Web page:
Trump told Congress to consider bringing back earmarks. Here’s what that means.

President Donald Trump, to the surprise of many in his own party, told a group of Republican and Democratic lawmakers this week, “maybe all of you should start thinking about going back to a form of earmarks.”

“Our system lends itself to not getting things done, and I hear so much about earmarks — the old earmark system — how there was a great friendliness when you had earmarks,” Trump said at the bipartisan meeting on immigration on Tuesday.

The room erupted in laughter. Trump had stumbled into a contentious partisan debate in Congress, and landed on the wrong side.

Congressional pork, also known as earmarks, is money lawmakers pile on to already-moving legislation for special projects in their districts, usually in exchange for a vote. They became severely unpopular in the early 2000s, and have been banned since 2011, at the behest of Republicans.

For decades earmarks were used as deal sweeteners: Lawmakers would take difficult votes with their party but be able to go home to constituents with funding for a much-needed bridge, dam, post office, or another federal project. The practice resulted in some notable scandals, including former California Republican Rep. Duke Cunningham and lobbyist Jack Abramoff going to jail for earmark-related bribes, and then there was the $223 million earmark for the “Bridge to Nowhere” to connect an 8,000 person Alaskan town to an airport.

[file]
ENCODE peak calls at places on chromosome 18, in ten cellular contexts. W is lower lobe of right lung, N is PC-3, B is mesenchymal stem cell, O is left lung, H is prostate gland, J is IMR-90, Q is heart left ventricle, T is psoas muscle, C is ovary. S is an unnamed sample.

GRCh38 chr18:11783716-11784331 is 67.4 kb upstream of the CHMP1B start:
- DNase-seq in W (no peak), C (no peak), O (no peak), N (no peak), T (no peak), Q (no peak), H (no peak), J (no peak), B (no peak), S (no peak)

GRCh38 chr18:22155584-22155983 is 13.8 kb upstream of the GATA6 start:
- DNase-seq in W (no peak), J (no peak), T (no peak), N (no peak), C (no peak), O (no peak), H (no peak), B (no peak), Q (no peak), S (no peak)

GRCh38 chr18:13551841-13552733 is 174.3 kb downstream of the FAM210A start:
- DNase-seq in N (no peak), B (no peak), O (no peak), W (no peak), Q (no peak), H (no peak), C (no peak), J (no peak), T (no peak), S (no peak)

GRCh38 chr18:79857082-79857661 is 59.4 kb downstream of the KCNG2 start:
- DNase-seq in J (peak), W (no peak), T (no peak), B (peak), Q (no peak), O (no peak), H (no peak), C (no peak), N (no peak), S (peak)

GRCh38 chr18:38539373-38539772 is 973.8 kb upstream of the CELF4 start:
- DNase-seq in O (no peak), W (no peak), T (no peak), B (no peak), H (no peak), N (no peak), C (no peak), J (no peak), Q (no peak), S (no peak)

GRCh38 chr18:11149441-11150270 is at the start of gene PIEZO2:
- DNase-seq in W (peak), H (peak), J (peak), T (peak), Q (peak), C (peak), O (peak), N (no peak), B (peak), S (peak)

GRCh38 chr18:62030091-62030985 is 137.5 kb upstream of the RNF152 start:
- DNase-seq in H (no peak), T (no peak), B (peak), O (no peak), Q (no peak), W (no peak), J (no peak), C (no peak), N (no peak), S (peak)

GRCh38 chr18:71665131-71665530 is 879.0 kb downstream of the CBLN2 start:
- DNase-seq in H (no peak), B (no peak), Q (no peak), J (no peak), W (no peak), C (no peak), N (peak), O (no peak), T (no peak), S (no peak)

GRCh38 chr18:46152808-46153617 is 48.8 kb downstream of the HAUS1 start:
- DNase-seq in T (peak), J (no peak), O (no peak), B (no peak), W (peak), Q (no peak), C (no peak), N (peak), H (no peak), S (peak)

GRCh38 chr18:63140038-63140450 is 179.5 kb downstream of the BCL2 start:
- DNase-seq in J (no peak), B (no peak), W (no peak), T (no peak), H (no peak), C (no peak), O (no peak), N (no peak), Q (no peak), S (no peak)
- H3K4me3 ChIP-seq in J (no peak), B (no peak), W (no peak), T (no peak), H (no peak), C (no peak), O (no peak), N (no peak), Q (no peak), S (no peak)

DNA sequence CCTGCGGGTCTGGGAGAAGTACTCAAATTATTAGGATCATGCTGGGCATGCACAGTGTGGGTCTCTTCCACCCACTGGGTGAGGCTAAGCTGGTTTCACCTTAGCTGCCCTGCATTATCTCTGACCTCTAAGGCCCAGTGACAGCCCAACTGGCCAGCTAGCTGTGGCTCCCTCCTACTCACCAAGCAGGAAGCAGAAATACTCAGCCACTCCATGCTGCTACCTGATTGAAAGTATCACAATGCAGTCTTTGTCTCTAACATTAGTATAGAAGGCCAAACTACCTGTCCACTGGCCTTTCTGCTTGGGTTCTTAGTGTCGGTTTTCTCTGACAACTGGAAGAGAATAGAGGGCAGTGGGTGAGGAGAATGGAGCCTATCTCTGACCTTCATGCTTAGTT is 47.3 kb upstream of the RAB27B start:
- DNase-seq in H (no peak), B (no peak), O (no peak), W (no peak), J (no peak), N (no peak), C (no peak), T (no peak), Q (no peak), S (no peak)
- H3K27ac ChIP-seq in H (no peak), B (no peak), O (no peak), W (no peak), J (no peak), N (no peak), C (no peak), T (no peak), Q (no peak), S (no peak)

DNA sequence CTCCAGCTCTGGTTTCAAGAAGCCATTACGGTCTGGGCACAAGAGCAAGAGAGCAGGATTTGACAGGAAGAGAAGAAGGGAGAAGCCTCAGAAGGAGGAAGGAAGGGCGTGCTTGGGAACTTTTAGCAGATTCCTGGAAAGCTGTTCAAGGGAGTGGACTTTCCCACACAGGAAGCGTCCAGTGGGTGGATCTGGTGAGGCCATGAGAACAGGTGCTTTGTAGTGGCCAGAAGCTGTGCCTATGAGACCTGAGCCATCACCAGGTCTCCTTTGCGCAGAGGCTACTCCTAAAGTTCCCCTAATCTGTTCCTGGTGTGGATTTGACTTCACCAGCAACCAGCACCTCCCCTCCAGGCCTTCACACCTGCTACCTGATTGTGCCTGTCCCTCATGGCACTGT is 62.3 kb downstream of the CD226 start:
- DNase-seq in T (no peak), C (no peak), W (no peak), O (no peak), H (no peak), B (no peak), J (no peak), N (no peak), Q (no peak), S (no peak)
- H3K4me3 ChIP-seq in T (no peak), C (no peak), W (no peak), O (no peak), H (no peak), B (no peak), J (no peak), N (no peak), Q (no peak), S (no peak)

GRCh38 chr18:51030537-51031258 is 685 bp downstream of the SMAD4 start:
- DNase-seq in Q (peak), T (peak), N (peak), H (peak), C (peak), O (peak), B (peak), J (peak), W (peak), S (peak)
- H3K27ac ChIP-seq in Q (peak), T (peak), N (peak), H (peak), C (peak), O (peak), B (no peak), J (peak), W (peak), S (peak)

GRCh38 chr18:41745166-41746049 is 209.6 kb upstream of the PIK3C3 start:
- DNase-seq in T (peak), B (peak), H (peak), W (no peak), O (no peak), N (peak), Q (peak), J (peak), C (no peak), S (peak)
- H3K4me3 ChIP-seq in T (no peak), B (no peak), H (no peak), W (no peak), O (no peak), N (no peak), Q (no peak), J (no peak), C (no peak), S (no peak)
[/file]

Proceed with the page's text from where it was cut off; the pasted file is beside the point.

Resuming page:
Democrats put in ethics safeguards around earmarks in 2007, requiring members to publicly disclose requests. But in 2011, when Republicans took control of the House, they banned the practice altogether.

“Earmarks have become a symbol of a Congress that has broken faith with the people,” former House Speaker John Boehner said at the time.

Now, after a year of experiencing Read More Here